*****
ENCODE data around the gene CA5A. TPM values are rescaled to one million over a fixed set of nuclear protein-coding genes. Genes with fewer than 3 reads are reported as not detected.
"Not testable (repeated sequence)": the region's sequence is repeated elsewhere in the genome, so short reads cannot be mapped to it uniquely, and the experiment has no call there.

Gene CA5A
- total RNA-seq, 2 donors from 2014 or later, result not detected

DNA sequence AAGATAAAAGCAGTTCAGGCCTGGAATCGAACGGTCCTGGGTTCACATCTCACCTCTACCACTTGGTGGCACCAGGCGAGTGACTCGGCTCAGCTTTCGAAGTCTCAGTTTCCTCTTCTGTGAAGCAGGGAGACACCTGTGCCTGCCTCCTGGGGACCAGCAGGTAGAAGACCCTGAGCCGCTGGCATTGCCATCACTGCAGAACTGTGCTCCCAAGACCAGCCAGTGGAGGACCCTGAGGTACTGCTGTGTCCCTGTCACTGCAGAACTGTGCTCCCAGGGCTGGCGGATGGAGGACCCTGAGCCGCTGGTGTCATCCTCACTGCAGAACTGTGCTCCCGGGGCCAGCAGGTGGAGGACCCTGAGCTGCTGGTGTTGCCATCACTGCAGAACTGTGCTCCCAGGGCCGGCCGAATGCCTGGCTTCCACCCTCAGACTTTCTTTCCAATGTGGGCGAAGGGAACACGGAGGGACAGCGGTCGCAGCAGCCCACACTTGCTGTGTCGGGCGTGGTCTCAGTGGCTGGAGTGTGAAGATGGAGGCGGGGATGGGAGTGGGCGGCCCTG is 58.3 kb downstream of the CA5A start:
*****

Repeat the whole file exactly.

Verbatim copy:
ENCODE data around the gene CA5A. TPM values are rescaled to one million over a fixed set of nuclear protein-coding genes. Genes with fewer than 3 reads are reported as not detected.
"Not testable (repeated sequence)": the region's sequence is repeated elsewhere in the genome, so short reads cannot be mapped to it uniquely, and the experiment has no call there.

Gene CA5A
- total RNA-seq, 2 donors from 2014 or later, result not detected

DNA sequence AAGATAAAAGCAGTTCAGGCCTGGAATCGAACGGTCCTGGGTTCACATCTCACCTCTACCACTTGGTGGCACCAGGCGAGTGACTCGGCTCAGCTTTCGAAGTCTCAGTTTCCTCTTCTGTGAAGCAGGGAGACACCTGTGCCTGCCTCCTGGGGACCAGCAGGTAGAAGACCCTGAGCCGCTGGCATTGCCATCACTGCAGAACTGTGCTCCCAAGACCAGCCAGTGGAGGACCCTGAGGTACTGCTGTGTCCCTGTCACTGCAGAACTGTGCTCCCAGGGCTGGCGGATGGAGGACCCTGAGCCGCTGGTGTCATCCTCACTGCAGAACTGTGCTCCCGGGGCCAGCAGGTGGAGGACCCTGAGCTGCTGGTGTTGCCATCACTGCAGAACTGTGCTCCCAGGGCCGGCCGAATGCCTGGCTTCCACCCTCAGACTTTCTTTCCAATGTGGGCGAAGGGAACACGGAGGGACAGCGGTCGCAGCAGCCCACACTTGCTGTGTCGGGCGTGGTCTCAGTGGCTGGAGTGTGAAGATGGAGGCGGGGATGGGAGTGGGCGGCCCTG is 58.3 kb downstream of the CA5A start: